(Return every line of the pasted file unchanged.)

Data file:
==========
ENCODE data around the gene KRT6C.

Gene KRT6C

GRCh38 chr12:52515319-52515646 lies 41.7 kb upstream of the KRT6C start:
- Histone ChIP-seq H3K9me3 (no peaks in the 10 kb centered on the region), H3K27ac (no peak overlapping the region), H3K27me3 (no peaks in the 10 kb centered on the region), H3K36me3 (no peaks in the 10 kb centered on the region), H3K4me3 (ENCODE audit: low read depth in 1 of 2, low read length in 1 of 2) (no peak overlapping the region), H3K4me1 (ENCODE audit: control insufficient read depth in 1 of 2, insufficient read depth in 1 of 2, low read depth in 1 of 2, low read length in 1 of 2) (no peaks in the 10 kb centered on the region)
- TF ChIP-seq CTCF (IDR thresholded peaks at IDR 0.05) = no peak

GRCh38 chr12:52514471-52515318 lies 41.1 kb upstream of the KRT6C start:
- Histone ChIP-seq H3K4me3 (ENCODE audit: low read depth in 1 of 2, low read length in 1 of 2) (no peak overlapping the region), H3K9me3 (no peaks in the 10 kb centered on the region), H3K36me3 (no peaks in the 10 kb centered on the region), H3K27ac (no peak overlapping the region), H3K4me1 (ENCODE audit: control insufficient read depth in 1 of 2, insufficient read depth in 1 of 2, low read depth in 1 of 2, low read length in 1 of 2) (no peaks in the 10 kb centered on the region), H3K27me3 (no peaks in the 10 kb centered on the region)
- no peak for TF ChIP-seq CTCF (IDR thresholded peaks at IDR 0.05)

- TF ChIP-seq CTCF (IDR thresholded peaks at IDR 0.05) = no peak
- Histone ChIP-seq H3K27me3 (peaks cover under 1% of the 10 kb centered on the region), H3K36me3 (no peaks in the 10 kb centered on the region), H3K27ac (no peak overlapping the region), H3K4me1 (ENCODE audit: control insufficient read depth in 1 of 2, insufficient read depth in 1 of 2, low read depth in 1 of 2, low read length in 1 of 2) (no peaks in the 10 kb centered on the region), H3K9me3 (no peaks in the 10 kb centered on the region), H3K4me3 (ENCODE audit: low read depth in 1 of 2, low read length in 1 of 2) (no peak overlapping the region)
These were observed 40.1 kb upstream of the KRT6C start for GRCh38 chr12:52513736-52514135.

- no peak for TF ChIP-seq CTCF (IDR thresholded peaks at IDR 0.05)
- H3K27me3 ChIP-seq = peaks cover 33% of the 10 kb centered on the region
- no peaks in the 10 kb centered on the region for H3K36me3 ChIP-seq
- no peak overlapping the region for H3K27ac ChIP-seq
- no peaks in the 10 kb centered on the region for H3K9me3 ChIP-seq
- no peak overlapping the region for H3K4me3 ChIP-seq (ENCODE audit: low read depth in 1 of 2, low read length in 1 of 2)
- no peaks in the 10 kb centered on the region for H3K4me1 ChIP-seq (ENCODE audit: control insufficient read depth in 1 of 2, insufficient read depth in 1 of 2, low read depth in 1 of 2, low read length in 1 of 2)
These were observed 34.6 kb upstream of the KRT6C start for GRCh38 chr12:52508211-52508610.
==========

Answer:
ENCODE data around the gene KRT6C.

Gene KRT6C

GRCh38 chr12:52515319-52515646 lies 41.7 kb upstream of the KRT6C start:
- Histone ChIP-seq H3K9me3 (no peaks in the 10 kb centered on the region), H3K27ac (no peak overlapping the region), H3K27me3 (no peaks in the 10 kb centered on the region), H3K36me3 (no peaks in the 10 kb centered on the region), H3K4me3 (ENCODE audit: low read depth in 1 of 2, low read length in 1 of 2) (no peak overlapping the region), H3K4me1 (ENCODE audit: control insufficient read depth in 1 of 2, insufficient read depth in 1 of 2, low read depth in 1 of 2, low read length in 1 of 2) (no peaks in the 10 kb centered on the region)
- TF ChIP-seq CTCF (IDR thresholded peaks at IDR 0.05) = no peak

GRCh38 chr12:52514471-52515318 lies 41.1 kb upstream of the KRT6C start:
- Histone ChIP-seq H3K4me3 (ENCODE audit: low read depth in 1 of 2, low read length in 1 of 2) (no peak overlapping the region), H3K9me3 (no peaks in the 10 kb centered on the region), H3K36me3 (no peaks in the 10 kb centered on the region), H3K27ac (no peak overlapping the region), H3K4me1 (ENCODE audit: control insufficient read depth in 1 of 2, insufficient read depth in 1 of 2, low read depth in 1 of 2, low read length in 1 of 2) (no peaks in the 10 kb centered on the region), H3K27me3 (no peaks in the 10 kb centered on the region)
- no peak for TF ChIP-seq CTCF (IDR thresholded peaks at IDR 0.05)

- TF ChIP-seq CTCF (IDR thresholded peaks at IDR 0.05) = no peak
- Histone ChIP-seq H3K27me3 (peaks cover under 1% of the 10 kb centered on the region), H3K36me3 (no peaks in the 10 kb centered on the region), H3K27ac (no peak overlapping the region), H3K4me1 (ENCODE audit: control insufficient read depth in 1 of 2, insufficient read depth in 1 of 2, low read depth in 1 of 2, low read length in 1 of 2) (no peaks in the 10 kb centered on the region), H3K9me3 (no peaks in the 10 kb centered on the region), H3K4me3 (ENCODE audit: low read depth in 1 of 2, low read length in 1 of 2) (no peak overlapping the region)
These were observed 40.1 kb upstream of the KRT6C start for GRCh38 chr12:52513736-52514135.

- no peak for TF ChIP-seq CTCF (IDR thresholded peaks at IDR 0.05)
- H3K27me3 ChIP-seq = peaks cover 33% of the 10 kb centered on the region
- no peaks in the 10 kb centered on the region for H3K36me3 ChIP-seq
- no peak overlapping the region for H3K27ac ChIP-seq
- no peaks in the 10 kb centered on the region for H3K9me3 ChIP-seq
- no peak overlapping the region for H3K4me3 ChIP-seq (ENCODE audit: low read depth in 1 of 2, low read length in 1 of 2)
- no peaks in the 10 kb centered on the region for H3K4me1 ChIP-seq (ENCODE audit: control insufficient read depth in 1 of 2, insufficient read depth in 1 of 2, low read depth in 1 of 2, low read length in 1 of 2)
These were observed 34.6 kb upstream of the KRT6C start for GRCh38 chr12:52508211-52508610.